Causal inference using potential outcomes: design, modeling, decisions. (English) Zbl 1117.62418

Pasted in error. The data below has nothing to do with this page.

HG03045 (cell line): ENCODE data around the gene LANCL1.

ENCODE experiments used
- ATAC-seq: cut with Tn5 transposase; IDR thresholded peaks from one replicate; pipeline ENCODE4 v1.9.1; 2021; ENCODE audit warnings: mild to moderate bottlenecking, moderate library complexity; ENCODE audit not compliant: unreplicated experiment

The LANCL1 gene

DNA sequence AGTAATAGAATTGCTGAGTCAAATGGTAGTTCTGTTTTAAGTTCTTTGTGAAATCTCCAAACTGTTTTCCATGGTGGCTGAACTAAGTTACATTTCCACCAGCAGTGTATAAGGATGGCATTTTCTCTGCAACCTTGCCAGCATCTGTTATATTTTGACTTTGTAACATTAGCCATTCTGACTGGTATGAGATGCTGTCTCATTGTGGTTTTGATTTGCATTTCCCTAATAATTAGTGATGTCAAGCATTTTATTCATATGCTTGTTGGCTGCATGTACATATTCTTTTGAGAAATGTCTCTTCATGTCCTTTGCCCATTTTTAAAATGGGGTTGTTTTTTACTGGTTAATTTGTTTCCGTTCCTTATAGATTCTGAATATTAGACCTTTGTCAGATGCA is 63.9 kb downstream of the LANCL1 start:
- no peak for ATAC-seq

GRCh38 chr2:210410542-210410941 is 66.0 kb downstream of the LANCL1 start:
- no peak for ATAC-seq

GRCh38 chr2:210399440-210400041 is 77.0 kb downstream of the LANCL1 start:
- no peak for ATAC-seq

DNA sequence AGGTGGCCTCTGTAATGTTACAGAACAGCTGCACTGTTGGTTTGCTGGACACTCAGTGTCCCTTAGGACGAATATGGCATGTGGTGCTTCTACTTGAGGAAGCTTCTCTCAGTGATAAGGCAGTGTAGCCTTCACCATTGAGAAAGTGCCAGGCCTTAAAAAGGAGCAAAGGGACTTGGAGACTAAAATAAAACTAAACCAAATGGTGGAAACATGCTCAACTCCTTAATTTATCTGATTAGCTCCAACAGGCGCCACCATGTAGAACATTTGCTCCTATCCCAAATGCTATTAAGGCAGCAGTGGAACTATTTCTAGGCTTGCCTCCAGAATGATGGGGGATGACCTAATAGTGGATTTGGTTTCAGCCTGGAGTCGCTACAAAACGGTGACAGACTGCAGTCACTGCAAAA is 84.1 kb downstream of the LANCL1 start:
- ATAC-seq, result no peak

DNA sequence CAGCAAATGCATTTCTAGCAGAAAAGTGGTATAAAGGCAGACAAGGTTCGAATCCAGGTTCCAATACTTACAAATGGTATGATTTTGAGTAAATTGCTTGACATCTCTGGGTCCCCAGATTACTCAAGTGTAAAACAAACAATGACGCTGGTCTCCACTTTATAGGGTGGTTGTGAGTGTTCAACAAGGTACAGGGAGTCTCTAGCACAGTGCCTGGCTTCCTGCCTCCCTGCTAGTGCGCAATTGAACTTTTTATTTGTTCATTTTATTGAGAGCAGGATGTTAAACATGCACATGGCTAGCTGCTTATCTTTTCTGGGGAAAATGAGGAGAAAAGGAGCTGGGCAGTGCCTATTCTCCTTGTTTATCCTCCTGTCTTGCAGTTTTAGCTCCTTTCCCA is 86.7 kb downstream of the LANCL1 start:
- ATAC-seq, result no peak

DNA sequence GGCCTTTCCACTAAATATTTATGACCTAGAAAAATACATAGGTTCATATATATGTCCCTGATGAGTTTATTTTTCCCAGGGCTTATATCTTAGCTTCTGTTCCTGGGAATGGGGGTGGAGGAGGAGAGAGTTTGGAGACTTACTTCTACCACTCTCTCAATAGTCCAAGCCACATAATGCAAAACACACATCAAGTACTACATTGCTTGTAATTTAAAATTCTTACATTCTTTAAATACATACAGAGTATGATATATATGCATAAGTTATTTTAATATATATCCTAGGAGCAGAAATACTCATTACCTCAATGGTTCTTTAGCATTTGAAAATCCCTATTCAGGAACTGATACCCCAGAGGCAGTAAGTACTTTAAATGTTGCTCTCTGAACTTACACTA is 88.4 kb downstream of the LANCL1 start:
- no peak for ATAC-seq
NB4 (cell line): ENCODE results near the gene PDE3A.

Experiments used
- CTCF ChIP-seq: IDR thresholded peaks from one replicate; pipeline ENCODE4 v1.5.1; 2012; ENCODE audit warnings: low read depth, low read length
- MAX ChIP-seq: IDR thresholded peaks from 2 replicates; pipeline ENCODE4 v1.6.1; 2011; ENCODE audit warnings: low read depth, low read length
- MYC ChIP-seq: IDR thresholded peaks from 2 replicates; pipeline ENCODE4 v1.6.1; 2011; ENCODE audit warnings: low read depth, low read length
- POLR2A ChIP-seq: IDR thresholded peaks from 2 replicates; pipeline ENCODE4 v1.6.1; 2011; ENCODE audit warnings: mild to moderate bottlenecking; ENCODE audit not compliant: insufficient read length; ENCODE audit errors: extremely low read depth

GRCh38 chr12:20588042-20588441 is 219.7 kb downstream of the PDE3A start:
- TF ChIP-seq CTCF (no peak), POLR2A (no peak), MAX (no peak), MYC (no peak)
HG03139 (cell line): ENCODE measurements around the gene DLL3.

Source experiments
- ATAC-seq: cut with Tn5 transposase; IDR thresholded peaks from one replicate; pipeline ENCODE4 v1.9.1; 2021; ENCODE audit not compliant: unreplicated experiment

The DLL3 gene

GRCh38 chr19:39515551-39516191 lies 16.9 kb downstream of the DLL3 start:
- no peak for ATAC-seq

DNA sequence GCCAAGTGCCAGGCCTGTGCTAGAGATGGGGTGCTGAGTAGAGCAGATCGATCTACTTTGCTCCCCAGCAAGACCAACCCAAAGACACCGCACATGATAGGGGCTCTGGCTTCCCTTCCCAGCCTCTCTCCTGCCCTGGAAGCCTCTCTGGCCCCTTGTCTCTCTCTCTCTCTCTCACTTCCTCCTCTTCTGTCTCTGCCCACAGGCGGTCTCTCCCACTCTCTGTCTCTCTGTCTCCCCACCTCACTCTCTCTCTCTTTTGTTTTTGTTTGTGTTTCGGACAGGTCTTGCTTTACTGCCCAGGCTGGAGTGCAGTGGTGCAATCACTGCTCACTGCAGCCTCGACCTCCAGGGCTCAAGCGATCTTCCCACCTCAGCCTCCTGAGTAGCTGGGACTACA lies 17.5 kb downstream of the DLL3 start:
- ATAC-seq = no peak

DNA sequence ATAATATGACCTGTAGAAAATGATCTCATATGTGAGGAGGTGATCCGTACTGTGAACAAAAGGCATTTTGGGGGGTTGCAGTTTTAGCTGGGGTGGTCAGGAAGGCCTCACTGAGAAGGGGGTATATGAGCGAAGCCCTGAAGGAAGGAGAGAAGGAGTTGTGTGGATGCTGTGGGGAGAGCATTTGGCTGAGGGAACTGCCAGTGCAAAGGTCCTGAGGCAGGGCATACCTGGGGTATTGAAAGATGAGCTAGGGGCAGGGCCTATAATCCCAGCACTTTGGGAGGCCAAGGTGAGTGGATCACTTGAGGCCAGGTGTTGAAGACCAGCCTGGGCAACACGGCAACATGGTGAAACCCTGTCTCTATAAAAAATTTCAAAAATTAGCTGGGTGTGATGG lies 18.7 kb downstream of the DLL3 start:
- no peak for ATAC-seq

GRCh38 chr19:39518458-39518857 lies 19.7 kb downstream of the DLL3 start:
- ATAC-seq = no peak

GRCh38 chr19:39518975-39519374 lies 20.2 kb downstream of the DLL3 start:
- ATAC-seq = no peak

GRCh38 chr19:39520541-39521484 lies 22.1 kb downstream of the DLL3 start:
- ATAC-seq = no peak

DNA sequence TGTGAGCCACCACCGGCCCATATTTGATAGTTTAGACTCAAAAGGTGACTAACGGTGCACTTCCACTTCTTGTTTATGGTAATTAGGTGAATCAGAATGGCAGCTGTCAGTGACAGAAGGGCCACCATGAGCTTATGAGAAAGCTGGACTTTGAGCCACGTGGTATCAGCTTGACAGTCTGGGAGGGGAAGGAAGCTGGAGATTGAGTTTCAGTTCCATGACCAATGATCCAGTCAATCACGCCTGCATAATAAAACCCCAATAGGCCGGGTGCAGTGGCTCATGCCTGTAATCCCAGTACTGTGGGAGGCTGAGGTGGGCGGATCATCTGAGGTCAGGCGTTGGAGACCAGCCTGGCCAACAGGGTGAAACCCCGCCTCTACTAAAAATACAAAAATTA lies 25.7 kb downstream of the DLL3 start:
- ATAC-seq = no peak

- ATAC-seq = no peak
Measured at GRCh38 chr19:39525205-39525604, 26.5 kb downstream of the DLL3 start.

Summary: Causal effects are defined as comparisons of potential outcomes under different treatments on a common set of units. Observed values of the potential outcomes are revealed by the assignment mechanism - a probabilistic model for the treatment each unit receives as a function of covariates and potential outcomes. Fisher made tremendous contributions to causal inference through his work on the design of randomized experiments, but the potential outcomes perspective applies to other complex experiments and nonrandomized studies as well. As noted by Kempthorne in his 1976 discussion of Savage’s Fisher lecture, Fisher never bridged his work on experimental design and his work on parametric modeling, a bridge that appears nearly automatic with an appropriate view of the potential outcomes framework, where the potential outcomes and covariates are given a Bayesian distribution to complete the model specification. Also, this framework crisply separates scientific inference for causal effects and decisions based on such inference, a distinction evident in Fisher’s discussion of tests of significance versus tests in an accept/reject framework. But Fisher never used the potential outcomes framework, originally proposed by Neyman in the context of randomized experiments, and as a result he provided generally flawed advice concerning the use of the analysis of covariance to adjust for posttreatment concomitants in randomized trials.